Josh
    09 BMW 335i E92 Twin turbo
    89 Macrocab 4g63 Turbo swapped & Bagged: Build Thread

  5. #5

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    I have an 84 power ram 50 2.6 and have the weber install with an aftermarket mechanical fuel pump. It deiseled until I put a 5 dollar fuel regulator set to 2 1/2 pounds as the weber instructions called for 2. The deiseling dropped a good 60% and now only happens after I sit in tacoma WA traffic and then shut it off at school. MIght just be caused from the extra fuel in the motor.

  6. #6



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    the stock pump is more like 9-13 psi and putting a regulator inline with it now will kill the pump due to excessive back pressure. There are 2 ways to deal with it - 1 is to go electric or 2 is to use a regulator. However, there are 2 ways to run a regulator - inline or in a t configuration. If you put a t in the line to the carb, then put the reg off the center of the t and install a 2nd t in the fuel tank return line, it will bleed off the excess fuel pressure without backpressuring the pump and also won't act as a restriction to fuel flow at WOT. its the same as a fancy reg with bleed off without the price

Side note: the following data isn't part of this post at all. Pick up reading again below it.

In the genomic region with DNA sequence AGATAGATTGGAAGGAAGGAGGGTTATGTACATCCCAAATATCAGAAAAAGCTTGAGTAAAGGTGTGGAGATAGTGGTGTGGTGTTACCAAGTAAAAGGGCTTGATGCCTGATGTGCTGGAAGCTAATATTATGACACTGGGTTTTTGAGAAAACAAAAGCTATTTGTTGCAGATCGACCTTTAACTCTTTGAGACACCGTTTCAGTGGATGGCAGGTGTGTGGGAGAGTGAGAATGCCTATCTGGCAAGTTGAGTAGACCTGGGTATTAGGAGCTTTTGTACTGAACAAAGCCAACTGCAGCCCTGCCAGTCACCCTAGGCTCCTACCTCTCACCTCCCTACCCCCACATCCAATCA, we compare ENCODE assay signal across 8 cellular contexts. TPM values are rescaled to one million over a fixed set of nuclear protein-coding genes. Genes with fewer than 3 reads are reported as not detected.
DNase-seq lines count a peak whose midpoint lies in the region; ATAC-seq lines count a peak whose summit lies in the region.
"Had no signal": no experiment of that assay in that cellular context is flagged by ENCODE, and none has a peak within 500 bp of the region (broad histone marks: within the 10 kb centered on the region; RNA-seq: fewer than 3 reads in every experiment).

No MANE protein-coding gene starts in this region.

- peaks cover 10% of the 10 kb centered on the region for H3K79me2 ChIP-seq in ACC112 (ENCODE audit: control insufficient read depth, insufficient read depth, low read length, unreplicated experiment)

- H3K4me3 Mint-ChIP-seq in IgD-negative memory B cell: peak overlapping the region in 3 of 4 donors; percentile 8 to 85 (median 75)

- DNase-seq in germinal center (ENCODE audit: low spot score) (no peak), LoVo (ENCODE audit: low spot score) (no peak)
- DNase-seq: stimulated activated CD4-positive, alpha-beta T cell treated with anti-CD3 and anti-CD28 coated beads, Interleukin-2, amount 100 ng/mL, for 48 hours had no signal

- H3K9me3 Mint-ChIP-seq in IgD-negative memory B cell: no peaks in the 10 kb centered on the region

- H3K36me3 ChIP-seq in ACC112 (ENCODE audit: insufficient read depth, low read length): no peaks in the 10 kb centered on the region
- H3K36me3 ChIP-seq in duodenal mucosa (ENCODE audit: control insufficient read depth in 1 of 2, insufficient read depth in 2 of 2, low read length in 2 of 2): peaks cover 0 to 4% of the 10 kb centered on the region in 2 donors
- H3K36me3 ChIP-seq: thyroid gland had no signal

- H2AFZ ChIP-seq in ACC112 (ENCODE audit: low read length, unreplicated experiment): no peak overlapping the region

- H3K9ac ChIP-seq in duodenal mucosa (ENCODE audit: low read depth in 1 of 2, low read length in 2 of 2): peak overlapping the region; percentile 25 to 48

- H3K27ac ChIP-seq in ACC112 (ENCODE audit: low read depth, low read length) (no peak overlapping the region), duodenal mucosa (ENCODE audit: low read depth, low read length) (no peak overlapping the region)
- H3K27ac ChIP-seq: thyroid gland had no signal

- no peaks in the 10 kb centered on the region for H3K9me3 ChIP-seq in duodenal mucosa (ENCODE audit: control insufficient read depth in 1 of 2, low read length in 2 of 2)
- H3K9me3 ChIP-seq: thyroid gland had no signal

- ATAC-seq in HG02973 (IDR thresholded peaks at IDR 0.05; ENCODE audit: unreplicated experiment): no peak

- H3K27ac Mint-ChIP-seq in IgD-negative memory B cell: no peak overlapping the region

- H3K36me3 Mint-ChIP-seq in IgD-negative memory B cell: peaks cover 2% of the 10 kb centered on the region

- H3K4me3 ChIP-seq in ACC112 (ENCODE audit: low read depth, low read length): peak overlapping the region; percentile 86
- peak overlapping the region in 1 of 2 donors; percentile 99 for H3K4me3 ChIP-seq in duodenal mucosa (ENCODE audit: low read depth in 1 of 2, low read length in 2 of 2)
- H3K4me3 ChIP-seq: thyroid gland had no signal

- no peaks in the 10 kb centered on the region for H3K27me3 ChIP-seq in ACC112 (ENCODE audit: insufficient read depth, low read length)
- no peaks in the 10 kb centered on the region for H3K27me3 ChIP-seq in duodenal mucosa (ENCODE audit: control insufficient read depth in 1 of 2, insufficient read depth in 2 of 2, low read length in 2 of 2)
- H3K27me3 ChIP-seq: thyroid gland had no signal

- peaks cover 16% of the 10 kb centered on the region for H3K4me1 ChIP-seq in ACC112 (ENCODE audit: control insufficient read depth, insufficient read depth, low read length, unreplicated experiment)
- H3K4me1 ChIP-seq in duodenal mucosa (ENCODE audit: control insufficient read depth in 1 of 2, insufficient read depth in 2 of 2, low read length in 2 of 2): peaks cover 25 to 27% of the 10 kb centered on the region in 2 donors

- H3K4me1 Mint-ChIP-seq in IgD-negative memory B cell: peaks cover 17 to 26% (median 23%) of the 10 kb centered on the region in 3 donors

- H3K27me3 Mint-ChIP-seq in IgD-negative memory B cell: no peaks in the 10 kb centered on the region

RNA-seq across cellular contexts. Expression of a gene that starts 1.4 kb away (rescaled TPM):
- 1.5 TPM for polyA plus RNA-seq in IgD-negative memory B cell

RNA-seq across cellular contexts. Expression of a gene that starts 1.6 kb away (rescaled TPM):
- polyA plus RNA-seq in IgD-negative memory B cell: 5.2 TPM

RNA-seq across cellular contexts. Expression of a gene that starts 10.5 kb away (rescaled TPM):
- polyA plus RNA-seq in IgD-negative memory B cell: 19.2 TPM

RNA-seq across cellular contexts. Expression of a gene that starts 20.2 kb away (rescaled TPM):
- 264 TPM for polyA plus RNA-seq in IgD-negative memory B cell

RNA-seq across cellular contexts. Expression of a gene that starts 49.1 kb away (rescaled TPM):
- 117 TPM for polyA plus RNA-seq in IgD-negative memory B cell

Pennyman1
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    Living the D-50 lifestyle since 1980

  7. #7

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    I'm sure glad you told me that!

  8. #8

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    Quote Originally Posted by pennyman1 View Post
    the stock pump is more like 9-13 psi and putting a regulator inline with it now will kill the pump due to excessive back pressure. There are 2 ways to deal with it - 1 is to go electric or 2 is to use a regulator. However, there are 2 ways to run a regulator - inline or in a t configuration. If you put a t in the line to the carb, then put the reg off the center of the t and install a 2nd t in the fuel tank return line, it will bleed off the excess fuel pressure without backpressuring the pump and also won't act as a restriction to fuel flow at WOT. its the same as a fancy reg with bleed off without the price
    Hmmm...reading all this has convinced me I should have an electric pump with a regulator. Now I have to decide if I want to spend the money on it. Is there a way to do it w/o spending more than a hundred bucks or so? Bear in mind I don't half-ass shit. (But I may have back in the day)...LOL

    I had just blocked off the vapor hose to the canister and as far as I can remember there is no return line to the tank anymore either. I think I just blocked that one off too...*self face palm*

    Hmmmmmm......

  9. #9


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    There is also an idle cut off available from Weber. Runs off 12 volts, screws into the side of the carb in place of a jet. Don't have apart number handy but a Weber shop should be able to find it.